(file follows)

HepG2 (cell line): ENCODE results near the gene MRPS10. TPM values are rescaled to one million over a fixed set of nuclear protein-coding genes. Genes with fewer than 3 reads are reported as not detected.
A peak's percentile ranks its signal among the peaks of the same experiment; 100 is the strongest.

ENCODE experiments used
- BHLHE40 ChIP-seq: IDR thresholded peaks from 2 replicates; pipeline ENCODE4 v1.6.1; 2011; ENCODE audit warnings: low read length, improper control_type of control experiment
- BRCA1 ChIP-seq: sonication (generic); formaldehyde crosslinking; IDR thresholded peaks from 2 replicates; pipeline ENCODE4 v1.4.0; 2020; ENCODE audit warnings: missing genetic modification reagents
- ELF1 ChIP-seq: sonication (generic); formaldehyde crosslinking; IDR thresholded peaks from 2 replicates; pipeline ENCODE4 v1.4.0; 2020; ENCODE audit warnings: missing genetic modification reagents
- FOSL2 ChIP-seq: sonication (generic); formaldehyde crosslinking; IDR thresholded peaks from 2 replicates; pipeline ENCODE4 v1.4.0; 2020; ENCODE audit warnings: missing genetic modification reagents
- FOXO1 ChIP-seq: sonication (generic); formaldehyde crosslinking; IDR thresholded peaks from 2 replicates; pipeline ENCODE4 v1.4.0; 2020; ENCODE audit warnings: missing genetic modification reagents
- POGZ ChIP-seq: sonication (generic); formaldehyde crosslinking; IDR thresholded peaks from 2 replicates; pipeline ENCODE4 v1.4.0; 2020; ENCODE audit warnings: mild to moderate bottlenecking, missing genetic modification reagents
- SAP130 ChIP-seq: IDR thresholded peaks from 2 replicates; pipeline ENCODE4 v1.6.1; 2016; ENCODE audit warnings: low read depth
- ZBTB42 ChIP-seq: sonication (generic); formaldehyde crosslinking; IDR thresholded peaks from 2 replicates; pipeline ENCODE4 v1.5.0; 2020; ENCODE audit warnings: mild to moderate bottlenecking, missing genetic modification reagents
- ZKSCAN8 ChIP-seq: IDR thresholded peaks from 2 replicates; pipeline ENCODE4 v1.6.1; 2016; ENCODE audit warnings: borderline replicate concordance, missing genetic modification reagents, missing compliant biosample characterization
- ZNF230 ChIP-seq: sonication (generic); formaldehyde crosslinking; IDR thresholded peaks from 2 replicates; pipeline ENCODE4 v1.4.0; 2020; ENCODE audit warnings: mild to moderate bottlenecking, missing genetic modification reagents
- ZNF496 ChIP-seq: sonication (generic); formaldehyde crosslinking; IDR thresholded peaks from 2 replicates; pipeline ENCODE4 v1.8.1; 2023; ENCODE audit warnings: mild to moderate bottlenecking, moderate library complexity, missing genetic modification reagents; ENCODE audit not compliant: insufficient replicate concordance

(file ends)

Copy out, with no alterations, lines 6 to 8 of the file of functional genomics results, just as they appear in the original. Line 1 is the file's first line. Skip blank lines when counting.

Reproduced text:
- ELF1 ChIP-seq: sonication (generic); formaldehyde crosslinking; IDR thresholded peaks from 2 replicates; pipeline ENCODE4 v1.4.0; 2020; ENCODE audit warnings: missing genetic modification reagents
- FOSL2 ChIP-seq: sonication (generic); formaldehyde crosslinking; IDR thresholded peaks from 2 replicates; pipeline ENCODE4 v1.4.0; 2020; ENCODE audit warnings: missing genetic modification reagents
- FOXO1 ChIP-seq: sonication (generic); formaldehyde crosslinking; IDR thresholded peaks from 2 replicates; pipeline ENCODE4 v1.4.0; 2020; ENCODE audit warnings: missing genetic modification reagents